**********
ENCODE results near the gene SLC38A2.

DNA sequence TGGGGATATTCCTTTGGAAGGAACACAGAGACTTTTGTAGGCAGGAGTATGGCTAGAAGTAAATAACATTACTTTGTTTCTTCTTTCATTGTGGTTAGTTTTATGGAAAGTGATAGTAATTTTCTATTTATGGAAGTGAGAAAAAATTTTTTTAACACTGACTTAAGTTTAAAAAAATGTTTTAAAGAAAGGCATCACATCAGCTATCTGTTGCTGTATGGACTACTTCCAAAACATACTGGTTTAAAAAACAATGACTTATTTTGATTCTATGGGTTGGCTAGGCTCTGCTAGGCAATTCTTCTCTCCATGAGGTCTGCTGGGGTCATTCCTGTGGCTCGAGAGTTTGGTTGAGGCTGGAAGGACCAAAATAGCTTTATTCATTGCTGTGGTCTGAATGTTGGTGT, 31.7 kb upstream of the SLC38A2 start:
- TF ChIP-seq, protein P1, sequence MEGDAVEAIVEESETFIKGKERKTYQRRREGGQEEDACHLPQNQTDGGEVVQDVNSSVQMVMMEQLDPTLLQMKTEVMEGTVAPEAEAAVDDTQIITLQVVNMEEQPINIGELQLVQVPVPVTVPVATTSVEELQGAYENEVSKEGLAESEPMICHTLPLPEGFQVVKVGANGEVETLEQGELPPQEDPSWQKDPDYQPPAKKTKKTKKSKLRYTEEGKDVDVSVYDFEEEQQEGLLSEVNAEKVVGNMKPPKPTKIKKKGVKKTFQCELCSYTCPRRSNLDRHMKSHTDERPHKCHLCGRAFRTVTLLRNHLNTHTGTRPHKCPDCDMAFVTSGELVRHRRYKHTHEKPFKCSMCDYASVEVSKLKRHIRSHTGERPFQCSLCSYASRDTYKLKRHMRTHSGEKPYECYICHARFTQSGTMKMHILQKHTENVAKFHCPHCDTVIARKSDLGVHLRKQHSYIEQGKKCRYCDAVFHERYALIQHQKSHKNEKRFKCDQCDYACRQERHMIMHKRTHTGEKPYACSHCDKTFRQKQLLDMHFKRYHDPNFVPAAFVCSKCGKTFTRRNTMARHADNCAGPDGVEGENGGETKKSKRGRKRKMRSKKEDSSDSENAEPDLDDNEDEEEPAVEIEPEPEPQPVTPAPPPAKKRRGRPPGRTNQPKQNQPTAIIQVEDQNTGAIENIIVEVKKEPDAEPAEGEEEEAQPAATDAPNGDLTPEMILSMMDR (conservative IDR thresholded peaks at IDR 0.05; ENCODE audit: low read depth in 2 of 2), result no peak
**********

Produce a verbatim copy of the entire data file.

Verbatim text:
ENCODE results near the gene SLC38A2.

DNA sequence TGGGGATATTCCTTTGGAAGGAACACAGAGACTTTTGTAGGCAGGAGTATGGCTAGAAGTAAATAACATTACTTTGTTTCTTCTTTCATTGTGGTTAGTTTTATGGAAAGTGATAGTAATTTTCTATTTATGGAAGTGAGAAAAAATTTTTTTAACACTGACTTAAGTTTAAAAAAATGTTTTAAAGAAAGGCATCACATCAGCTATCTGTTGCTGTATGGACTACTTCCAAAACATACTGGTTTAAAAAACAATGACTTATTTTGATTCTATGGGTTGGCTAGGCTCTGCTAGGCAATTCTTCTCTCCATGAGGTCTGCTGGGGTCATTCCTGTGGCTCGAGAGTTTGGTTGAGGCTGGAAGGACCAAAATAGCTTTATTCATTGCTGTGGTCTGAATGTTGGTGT, 31.7 kb upstream of the SLC38A2 start:
- TF ChIP-seq, protein P1, sequence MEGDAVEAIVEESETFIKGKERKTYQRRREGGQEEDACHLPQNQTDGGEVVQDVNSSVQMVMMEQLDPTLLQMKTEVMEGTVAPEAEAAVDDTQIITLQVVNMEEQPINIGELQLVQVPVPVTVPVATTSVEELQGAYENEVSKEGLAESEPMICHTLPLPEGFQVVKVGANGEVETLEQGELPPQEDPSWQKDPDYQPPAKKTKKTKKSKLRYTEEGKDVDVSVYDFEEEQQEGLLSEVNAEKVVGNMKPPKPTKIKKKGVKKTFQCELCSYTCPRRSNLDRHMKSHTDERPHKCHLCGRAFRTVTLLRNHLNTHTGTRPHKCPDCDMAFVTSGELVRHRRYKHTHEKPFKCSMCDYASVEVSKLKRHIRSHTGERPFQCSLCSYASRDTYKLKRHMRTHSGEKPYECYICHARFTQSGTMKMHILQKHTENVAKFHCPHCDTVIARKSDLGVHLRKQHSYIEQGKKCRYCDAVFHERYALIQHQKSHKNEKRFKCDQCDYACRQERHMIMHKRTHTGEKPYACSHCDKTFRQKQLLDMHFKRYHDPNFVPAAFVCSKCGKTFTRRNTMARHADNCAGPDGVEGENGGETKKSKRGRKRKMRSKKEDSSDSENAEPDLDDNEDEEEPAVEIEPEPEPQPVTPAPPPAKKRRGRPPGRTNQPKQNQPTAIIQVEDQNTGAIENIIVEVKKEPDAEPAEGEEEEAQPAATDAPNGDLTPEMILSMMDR (conservative IDR thresholded peaks at IDR 0.05; ENCODE audit: low read depth in 2 of 2), result no peak